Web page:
Required reading this week at FreshNetworks has been this great presentation from Mike Trap on what he calls 'scalable intimacy', the intersection between branding and social media . For Trap a brand is not the stimulus, but the collective emotional response to this. In other words, a brand is not defined by the product or service, but rather it is defined by everybody who uses, talks about and interacts with it. This is reflected very much in the shift we're seeing in marketing and advertising, from a (false) assumption that people are defined by the brands they use, to an understanding that brands are defined by the people who use them. Even though I have been known to shop there, I am not defined by Abercrombie and Fitch, rather they are defined by me, they are part of my personal brand and mingle and mix with other brands (such as Virgin Atlantic, Apple and many others).
Branding in the age of social media
Scalable Intimacy. Branding in the Age of Social Media.
How do you become something that you may not even know what it is? Or has yet to be matured as such? Many people have done exactly that and I started thinking about the many arenas that are impacted by social media from corporate America, to entrepreneurs, to the family next door. And I thought that there should be an official ”guideline” about becoming an “expert” in social media, and even a possible school that you may want to attend. Follow Doug on twitter.
Social Media Marketing- How to Become an "Expert" in Social Medi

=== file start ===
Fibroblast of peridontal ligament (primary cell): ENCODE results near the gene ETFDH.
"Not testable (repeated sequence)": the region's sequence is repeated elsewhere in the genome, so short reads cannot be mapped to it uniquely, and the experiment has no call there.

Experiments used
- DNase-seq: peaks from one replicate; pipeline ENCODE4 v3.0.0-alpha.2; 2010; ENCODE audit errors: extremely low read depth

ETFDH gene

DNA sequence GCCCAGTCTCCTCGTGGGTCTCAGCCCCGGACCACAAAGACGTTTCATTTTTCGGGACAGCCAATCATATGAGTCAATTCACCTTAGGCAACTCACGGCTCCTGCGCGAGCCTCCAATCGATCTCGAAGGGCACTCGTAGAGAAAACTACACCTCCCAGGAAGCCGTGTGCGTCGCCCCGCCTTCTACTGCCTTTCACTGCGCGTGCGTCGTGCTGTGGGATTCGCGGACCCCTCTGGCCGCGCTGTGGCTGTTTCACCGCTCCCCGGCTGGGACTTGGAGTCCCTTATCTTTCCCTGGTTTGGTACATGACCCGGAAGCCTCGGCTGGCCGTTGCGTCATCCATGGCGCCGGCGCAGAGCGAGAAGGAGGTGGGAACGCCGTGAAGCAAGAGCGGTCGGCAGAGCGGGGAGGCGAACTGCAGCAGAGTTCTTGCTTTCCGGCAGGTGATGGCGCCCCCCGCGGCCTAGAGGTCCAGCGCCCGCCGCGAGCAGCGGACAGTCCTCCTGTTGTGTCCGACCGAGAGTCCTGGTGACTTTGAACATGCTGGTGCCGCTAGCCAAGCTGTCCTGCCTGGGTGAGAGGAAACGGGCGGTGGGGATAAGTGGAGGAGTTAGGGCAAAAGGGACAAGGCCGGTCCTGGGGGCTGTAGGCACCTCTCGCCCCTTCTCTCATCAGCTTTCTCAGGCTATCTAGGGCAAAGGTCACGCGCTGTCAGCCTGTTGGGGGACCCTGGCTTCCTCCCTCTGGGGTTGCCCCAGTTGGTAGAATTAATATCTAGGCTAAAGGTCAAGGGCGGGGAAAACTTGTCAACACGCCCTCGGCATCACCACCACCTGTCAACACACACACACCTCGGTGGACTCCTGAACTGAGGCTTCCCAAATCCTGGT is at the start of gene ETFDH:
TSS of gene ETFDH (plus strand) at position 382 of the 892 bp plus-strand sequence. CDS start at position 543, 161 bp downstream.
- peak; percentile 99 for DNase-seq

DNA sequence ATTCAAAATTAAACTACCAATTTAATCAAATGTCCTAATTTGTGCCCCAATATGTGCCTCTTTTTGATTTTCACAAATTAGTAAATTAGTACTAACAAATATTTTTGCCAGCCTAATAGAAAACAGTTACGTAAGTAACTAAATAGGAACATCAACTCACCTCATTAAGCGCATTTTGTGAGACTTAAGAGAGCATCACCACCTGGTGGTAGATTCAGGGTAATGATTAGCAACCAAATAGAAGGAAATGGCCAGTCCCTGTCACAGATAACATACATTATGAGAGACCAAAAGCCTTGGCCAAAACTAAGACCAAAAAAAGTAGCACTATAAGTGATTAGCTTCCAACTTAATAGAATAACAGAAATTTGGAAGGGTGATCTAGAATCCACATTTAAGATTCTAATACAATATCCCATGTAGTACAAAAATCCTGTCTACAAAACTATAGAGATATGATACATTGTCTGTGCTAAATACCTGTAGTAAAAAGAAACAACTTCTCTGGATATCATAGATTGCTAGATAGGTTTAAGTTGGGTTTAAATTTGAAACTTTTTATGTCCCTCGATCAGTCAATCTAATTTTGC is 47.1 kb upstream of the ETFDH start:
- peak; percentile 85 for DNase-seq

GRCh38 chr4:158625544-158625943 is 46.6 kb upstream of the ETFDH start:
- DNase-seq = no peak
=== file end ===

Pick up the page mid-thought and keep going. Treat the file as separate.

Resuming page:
malheureusement, il me sera difficile d'etre cette editrice fofolle en etant basee en Chine. Je n'ai meme plus acces a Youtube depuis... deux semaines et je ne serais pas etonnee que cela dure jusqu'au 4 juin. by Apr 30
J'admets que j'étais aussi un peu déçu... On manque encore d'éditeurs foufous. Et puis se sont des zones web tellement peu explorées... Y a vraiment un truc à exploiter by Apr 29
rassure, rassure, c'est ce qu'on dit. by Apr 20
Ah... SM c'était pas pour ce que je pensais... Ca me rassure un peu :) by Apr 18
Jaron Lanier / You Are Not A Gadget
Jaron Lanier, computer scientist extraordinaire, musician and the father of virtual technology, refuses to get caught up in the relentless march of progress, without stepping back and questioning what we're up to. Lanier has written You Are Not A Gadget , designed as a manifesto to challenge the progress of the internet from within. In the book, published today by Allen Lane, Lanier questions the premises and assumptions of web 2.0. He writes: 'Something like missionary reductionism has happened to the internet with the rise of web 2.0.' He asks questions such as: does fixing your personality via Facebook affect development?